Articles Posted in Car Accident

In a recent case, the United States Court of Appeals for the Eleventh Circuit issued an opinion in an appeal involving a dispute regarding the definition of a land motor vehicle in an insurance policy. The plaintiff, State Farm Mutual Automobile Insurance Company (State Farm), sued the defendant, an individual with a car insurance policy with State Farm after the defendant filed a claim when she was struck by an uninsured driver of an electric motorized scooter. State Farm denied the defendant’s claim and then sued, seeking a declaratory judgment that the Policy provided no coverage. Both parties moved for summary judgment. At trial, the district court denied the defendant’s motion and granted summary judgment in part to State Farm. The plaintiff then filed a timely appeal.

The incident that triggered this case occurred on a Florida highway when the defendant’s insured Nissan Altima was struck by a driver operating a Razor Pocket Mod scooter (the Scooter). The Scooter had a top speed of 15 mph with a total battery life of 40 minutes of continuous ride time. The Scooter was not manufactured with a taillight, brake lights, turn signals, or exterior mirrors, and no such equipment had been added. The defendant suffered serious injuries to her neck, back, and knee, with surgery expected as a result of the crash. The Nissan Altima sustained a cracked headlight and fog light, a crushed front bumper and fender, and a cracked passenger side mirror.

Following the crash, the defendant submitted a claim to State Farm for UM coverage in the amount of $100,000. State Farm denied the claim, stating that the Scooter was not an “uninsured motor vehicle” under the policy. The State Farm insurance policy stated that it would “pay compensatory damages for bodily injury an insured is legally entitled to recover from the owner or driver of an uninsured motor vehicle.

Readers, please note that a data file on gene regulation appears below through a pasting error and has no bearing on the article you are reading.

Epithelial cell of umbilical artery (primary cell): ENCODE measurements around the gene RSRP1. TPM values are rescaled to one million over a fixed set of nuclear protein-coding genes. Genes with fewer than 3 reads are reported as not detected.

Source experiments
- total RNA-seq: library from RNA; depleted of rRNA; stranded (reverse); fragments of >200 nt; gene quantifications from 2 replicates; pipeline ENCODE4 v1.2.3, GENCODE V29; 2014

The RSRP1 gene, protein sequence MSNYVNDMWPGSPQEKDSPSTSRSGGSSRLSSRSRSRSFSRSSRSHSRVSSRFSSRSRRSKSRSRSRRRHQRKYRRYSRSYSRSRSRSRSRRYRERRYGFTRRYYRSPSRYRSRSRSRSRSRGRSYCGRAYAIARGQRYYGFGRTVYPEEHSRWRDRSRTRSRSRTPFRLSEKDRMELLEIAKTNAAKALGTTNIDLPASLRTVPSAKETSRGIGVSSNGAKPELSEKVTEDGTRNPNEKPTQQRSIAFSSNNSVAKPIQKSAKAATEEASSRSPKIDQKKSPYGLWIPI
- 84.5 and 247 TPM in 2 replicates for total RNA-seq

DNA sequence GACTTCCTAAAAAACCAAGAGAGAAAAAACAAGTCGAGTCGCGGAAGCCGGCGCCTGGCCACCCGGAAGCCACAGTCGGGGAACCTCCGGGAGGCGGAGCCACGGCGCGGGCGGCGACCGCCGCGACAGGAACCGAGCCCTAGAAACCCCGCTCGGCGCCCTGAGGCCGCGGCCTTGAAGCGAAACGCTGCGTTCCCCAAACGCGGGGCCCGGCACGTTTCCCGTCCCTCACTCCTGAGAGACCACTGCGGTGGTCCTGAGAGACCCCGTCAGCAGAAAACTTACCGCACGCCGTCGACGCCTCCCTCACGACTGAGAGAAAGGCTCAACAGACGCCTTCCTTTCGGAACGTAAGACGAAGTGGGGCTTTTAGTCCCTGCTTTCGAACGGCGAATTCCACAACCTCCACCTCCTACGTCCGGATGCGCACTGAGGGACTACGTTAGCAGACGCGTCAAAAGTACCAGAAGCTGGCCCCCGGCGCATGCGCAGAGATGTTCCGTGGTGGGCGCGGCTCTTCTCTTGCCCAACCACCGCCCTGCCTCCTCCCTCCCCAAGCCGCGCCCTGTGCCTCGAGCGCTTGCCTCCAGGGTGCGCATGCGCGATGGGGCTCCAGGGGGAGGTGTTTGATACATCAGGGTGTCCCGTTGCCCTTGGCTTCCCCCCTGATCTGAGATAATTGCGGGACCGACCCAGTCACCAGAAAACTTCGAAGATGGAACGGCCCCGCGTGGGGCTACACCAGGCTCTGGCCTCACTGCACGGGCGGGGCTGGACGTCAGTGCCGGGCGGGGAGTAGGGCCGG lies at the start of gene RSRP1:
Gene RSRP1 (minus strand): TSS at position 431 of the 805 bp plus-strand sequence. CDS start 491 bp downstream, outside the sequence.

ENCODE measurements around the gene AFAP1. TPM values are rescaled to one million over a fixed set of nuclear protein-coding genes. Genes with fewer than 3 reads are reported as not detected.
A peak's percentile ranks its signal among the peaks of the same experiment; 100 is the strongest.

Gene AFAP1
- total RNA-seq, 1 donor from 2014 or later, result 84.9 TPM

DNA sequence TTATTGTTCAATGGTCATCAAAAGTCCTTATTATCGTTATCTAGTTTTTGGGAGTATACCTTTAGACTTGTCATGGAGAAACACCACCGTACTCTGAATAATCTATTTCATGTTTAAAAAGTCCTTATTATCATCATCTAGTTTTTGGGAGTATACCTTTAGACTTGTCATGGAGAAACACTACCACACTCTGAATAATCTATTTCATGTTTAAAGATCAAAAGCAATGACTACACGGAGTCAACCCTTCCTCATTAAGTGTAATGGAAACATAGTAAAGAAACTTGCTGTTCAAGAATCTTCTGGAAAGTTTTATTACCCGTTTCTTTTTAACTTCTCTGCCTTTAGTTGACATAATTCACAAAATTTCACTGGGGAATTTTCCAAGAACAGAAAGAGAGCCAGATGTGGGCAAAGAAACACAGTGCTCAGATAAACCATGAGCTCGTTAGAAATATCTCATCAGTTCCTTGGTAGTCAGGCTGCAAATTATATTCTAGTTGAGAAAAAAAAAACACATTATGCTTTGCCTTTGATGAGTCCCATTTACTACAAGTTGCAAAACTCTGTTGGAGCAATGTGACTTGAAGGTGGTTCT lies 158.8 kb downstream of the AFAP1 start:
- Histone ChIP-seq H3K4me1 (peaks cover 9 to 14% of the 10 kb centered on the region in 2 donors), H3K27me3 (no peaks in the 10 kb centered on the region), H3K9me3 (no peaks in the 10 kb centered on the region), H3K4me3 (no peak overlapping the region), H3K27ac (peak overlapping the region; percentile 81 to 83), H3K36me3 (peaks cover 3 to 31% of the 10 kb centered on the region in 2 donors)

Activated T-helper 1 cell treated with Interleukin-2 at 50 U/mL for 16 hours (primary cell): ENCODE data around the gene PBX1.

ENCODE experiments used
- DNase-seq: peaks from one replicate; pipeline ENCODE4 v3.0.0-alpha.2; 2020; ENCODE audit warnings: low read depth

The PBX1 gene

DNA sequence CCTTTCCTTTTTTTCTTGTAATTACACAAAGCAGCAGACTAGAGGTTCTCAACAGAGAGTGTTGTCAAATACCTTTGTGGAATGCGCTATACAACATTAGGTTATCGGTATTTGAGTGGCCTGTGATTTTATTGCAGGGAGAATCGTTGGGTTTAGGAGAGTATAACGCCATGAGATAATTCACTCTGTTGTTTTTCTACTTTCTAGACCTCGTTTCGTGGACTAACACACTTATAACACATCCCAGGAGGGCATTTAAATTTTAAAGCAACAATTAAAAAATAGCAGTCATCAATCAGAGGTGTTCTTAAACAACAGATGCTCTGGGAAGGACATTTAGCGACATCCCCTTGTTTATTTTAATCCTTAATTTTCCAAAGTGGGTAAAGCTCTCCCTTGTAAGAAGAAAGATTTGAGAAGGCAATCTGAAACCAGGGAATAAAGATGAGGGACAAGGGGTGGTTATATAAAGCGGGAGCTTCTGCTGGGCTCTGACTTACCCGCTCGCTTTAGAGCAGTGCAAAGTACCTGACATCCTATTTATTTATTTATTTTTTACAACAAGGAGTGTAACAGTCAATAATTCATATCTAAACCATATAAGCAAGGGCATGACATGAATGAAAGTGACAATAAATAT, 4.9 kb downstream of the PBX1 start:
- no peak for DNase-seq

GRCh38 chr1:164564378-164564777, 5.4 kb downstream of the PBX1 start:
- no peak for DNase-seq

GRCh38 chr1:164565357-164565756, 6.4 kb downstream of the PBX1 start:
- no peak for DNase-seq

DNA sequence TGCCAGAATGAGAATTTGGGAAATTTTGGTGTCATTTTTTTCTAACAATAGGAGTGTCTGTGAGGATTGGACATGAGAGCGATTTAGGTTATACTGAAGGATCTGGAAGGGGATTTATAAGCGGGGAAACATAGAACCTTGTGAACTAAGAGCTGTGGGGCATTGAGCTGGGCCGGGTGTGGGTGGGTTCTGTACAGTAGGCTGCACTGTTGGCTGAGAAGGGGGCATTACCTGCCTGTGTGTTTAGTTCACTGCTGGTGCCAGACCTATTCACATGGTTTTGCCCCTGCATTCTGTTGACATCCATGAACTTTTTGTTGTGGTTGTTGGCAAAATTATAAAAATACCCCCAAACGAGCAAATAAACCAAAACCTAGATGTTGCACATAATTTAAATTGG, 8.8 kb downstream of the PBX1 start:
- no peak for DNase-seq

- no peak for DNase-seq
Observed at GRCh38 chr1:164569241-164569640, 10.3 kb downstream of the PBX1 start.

In a recent case, the Fourth District Court of Appeals in Florida issued an opinion in an appeal involving a direct negligence claim and a vicarious liability claim by the appellant, the plaintiff, the appellees, a corporation, and its supervising employees. The plaintiff’s claim arose from a crash he suffered while riding his bicycle along a busy street. When he crossed in front of an automobile dealership, an employee of the dealership was leaving in a company van for delivery and crashed into the plaintiff. Responding to the operative complaint, the dealership admitted ownership of the van and that the driver was driving the van with permission while in the course of his employment when the crash occurred. At trial, the lower court dismissed all of the plaintiff’s claims.

At trial, the plaintiff filed claims of negligent driving against the driver and the dealership and additionally filed a claim against the dealership supervisors for negligent training, retention, supervision, and entrustment. He also filed a complaint alleging negligent hiring against the service manager. Finally, the plaintiff filed a vicarious liability complaint against the dealership corporation, North American Automotive Services, Inc. (North American), for the acts of its employee, the general manager. The supervisors, as well as North American each moved to dismiss their respective claims, and the trial court granted all three motions to dismiss. After final orders were entered dismissing the negligent employment claims with prejudice, the plaintiff gave notice of appeal.

On appeal, the plaintiff contended that the trial court erred in dismissing his claims against the supervisors and North American by ruling that, pursuant to Clooney, negligent employment claims against individual supervisors must allege that the subordinate employee’s negligent acts were outside the scope of employment. The appellate opinion found that the trial court’s reliance on Clooney was misplaced. In Clooney, the plaintiff did not allege direct negligence against the employer. Instead, the two counts which the trial court struck alleged concurrent theories of recovery based on vicarious liability. In short, the counts in Clooney were redundant. Additionally, the negligent employment claims in Clooney were brought against the employer and not individually against the supervisor. The appellate opinion further pointed out that in the case before them, the plaintiff did not make any negligent employment claims against the employer of the driver causing the accident, but instead, the negligent employment claims were made against the supervisors individually, and vicariously against an employer of one of the supervisors.